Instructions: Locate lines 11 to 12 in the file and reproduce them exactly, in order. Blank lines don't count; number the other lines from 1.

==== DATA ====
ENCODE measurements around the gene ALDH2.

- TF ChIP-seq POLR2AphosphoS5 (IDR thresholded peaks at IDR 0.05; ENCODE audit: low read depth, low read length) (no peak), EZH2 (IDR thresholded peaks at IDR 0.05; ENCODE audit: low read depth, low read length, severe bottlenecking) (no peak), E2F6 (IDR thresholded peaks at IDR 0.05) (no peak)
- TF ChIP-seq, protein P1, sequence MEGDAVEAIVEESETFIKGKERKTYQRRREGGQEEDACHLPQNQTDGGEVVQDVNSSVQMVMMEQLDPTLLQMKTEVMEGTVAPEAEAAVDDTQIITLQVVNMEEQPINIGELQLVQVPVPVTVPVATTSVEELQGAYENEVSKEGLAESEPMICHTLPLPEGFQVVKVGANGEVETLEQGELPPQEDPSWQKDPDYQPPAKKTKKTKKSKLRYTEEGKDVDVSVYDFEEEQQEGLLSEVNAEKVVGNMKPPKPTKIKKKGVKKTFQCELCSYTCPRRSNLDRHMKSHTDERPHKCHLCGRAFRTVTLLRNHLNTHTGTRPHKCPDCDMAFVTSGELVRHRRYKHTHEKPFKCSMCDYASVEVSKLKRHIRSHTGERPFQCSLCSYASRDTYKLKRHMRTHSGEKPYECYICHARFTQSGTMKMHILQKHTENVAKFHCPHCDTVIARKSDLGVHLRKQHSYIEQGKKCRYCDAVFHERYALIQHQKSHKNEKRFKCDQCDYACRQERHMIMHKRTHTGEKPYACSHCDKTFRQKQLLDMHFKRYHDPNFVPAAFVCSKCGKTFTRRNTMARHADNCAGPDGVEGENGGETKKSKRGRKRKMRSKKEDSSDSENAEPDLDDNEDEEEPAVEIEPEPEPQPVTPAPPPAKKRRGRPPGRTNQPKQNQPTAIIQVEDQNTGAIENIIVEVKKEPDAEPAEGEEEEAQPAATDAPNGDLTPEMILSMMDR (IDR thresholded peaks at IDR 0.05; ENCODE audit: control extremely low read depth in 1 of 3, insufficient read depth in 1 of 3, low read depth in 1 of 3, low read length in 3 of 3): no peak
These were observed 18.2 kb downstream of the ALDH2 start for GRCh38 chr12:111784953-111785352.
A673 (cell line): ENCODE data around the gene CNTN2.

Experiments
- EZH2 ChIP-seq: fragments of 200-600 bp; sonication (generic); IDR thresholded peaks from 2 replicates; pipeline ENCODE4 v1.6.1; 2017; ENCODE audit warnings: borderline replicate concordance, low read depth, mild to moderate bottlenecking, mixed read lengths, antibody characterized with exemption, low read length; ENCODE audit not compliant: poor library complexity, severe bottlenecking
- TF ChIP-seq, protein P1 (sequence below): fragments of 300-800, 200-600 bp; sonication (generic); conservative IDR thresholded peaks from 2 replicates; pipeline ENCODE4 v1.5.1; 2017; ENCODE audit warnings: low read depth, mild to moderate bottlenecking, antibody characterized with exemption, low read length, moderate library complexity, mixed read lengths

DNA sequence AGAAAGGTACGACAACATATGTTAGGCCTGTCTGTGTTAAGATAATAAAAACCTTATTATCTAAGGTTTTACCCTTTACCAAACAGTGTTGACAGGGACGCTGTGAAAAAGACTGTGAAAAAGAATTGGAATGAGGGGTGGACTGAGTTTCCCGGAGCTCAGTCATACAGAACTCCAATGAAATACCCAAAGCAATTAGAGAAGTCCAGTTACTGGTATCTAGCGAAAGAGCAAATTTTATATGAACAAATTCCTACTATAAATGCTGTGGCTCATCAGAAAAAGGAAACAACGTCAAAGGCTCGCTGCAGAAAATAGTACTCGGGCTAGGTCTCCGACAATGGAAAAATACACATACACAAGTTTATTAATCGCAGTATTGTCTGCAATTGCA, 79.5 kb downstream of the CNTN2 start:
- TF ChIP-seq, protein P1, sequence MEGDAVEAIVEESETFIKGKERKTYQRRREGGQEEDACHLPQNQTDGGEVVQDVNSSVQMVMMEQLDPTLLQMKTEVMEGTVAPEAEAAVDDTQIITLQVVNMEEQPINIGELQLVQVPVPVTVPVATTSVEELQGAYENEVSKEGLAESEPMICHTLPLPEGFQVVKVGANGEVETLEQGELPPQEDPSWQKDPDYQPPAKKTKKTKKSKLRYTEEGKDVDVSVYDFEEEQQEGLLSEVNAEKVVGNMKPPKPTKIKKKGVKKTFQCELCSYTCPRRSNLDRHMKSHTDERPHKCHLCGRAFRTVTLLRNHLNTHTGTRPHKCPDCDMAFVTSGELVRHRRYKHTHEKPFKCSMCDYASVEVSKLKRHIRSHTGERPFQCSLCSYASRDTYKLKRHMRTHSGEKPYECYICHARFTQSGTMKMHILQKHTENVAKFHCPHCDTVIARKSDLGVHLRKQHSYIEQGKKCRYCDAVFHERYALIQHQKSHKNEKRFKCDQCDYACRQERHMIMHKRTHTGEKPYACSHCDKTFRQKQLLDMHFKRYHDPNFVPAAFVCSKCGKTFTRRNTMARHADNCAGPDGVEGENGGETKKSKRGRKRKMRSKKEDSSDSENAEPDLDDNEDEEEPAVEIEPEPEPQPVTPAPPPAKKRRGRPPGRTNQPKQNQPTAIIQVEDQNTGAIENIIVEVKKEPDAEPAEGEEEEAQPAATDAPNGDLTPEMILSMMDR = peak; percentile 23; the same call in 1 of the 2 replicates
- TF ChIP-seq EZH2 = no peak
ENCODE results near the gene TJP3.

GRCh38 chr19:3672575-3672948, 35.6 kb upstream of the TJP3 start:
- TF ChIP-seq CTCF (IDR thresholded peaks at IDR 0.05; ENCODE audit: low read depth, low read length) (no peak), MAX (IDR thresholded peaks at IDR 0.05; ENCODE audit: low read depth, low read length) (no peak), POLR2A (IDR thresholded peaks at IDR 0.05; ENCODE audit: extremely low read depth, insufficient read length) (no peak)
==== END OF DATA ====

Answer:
- TF ChIP-seq EZH2 = no peak
ENCODE results near the gene TJP3.